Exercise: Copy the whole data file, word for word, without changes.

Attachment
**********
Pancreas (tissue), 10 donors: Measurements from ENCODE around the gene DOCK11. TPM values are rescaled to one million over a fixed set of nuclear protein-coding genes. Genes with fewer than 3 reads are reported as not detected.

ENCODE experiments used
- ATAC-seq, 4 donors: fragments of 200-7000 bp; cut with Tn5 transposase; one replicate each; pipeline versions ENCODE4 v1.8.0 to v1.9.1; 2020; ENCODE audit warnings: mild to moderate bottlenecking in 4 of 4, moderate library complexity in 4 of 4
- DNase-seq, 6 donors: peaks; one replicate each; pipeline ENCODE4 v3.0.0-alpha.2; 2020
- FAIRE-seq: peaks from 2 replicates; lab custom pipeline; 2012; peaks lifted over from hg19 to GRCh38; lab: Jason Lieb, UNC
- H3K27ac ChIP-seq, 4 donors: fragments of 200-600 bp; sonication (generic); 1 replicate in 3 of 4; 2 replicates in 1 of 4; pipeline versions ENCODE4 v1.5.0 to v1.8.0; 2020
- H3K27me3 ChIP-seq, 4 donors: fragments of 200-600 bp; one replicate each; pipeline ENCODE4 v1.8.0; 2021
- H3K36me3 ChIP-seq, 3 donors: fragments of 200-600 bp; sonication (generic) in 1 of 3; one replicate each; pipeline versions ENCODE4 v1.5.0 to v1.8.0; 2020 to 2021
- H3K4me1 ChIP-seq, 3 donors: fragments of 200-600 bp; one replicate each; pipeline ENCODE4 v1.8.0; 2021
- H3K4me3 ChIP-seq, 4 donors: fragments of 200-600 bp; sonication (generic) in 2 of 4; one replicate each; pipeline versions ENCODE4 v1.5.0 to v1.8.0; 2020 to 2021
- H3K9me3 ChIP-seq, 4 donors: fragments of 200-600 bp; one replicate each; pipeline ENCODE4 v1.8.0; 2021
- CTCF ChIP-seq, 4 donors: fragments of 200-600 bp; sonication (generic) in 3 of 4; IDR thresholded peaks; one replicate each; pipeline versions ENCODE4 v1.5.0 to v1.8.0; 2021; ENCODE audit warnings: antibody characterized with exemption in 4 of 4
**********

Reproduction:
Pancreas (tissue), 10 donors: Measurements from ENCODE around the gene DOCK11. TPM values are rescaled to one million over a fixed set of nuclear protein-coding genes. Genes with fewer than 3 reads are reported as not detected.

ENCODE experiments used
- ATAC-seq, 4 donors: fragments of 200-7000 bp; cut with Tn5 transposase; one replicate each; pipeline versions ENCODE4 v1.8.0 to v1.9.1; 2020; ENCODE audit warnings: mild to moderate bottlenecking in 4 of 4, moderate library complexity in 4 of 4
- DNase-seq, 6 donors: peaks; one replicate each; pipeline ENCODE4 v3.0.0-alpha.2; 2020
- FAIRE-seq: peaks from 2 replicates; lab custom pipeline; 2012; peaks lifted over from hg19 to GRCh38; lab: Jason Lieb, UNC
- H3K27ac ChIP-seq, 4 donors: fragments of 200-600 bp; sonication (generic); 1 replicate in 3 of 4; 2 replicates in 1 of 4; pipeline versions ENCODE4 v1.5.0 to v1.8.0; 2020
- H3K27me3 ChIP-seq, 4 donors: fragments of 200-600 bp; one replicate each; pipeline ENCODE4 v1.8.0; 2021
- H3K36me3 ChIP-seq, 3 donors: fragments of 200-600 bp; sonication (generic) in 1 of 3; one replicate each; pipeline versions ENCODE4 v1.5.0 to v1.8.0; 2020 to 2021
- H3K4me1 ChIP-seq, 3 donors: fragments of 200-600 bp; one replicate each; pipeline ENCODE4 v1.8.0; 2021
- H3K4me3 ChIP-seq, 4 donors: fragments of 200-600 bp; sonication (generic) in 2 of 4; one replicate each; pipeline versions ENCODE4 v1.5.0 to v1.8.0; 2020 to 2021
- H3K9me3 ChIP-seq, 4 donors: fragments of 200-600 bp; one replicate each; pipeline ENCODE4 v1.8.0; 2021
- CTCF ChIP-seq, 4 donors: fragments of 200-600 bp; sonication (generic) in 3 of 4; IDR thresholded peaks; one replicate each; pipeline versions ENCODE4 v1.5.0 to v1.8.0; 2021; ENCODE audit warnings: antibody characterized with exemption in 4 of 4